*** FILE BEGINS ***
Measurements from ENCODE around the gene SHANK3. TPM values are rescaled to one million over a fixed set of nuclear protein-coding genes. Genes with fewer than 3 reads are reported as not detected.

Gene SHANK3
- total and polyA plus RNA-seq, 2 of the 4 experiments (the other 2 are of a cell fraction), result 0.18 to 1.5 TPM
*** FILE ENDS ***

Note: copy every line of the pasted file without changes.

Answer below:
Measurements from ENCODE around the gene SHANK3. TPM values are rescaled to one million over a fixed set of nuclear protein-coding genes. Genes with fewer than 3 reads are reported as not detected.

Gene SHANK3
- total and polyA plus RNA-seq, 2 of the 4 experiments (the other 2 are of a cell fraction), result 0.18 to 1.5 TPM